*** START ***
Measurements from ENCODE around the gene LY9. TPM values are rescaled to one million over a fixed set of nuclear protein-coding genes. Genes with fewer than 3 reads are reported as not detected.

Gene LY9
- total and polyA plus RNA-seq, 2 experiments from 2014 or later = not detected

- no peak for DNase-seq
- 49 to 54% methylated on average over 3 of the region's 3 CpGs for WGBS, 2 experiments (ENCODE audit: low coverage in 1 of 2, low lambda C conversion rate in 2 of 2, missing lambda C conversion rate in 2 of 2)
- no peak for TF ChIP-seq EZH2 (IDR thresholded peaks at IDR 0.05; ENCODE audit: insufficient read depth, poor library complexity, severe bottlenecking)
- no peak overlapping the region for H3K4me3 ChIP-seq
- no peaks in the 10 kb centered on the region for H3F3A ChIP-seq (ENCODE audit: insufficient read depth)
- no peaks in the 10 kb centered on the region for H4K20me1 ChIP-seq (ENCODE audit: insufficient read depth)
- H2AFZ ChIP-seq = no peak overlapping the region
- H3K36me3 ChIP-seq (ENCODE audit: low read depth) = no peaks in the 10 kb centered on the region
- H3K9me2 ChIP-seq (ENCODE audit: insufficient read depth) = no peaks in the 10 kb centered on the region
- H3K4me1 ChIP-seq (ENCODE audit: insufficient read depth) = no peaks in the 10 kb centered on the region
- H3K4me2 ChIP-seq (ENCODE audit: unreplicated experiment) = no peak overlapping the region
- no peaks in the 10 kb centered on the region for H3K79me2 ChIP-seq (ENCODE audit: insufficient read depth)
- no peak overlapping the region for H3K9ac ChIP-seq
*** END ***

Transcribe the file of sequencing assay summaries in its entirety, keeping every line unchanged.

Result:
Measurements from ENCODE around the gene LY9. TPM values are rescaled to one million over a fixed set of nuclear protein-coding genes. Genes with fewer than 3 reads are reported as not detected.

Gene LY9
- total and polyA plus RNA-seq, 2 experiments from 2014 or later = not detected

- no peak for DNase-seq
- 49 to 54% methylated on average over 3 of the region's 3 CpGs for WGBS, 2 experiments (ENCODE audit: low coverage in 1 of 2, low lambda C conversion rate in 2 of 2, missing lambda C conversion rate in 2 of 2)
- no peak for TF ChIP-seq EZH2 (IDR thresholded peaks at IDR 0.05; ENCODE audit: insufficient read depth, poor library complexity, severe bottlenecking)
- no peak overlapping the region for H3K4me3 ChIP-seq
- no peaks in the 10 kb centered on the region for H3F3A ChIP-seq (ENCODE audit: insufficient read depth)
- no peaks in the 10 kb centered on the region for H4K20me1 ChIP-seq (ENCODE audit: insufficient read depth)
- H2AFZ ChIP-seq = no peak overlapping the region
- H3K36me3 ChIP-seq (ENCODE audit: low read depth) = no peaks in the 10 kb centered on the region
- H3K9me2 ChIP-seq (ENCODE audit: insufficient read depth) = no peaks in the 10 kb centered on the region
- H3K4me1 ChIP-seq (ENCODE audit: insufficient read depth) = no peaks in the 10 kb centered on the region
- H3K4me2 ChIP-seq (ENCODE audit: unreplicated experiment) = no peak overlapping the region
- no peaks in the 10 kb centered on the region for H3K79me2 ChIP-seq (ENCODE audit: insufficient read depth)
- no peak overlapping the region for H3K9ac ChIP-seq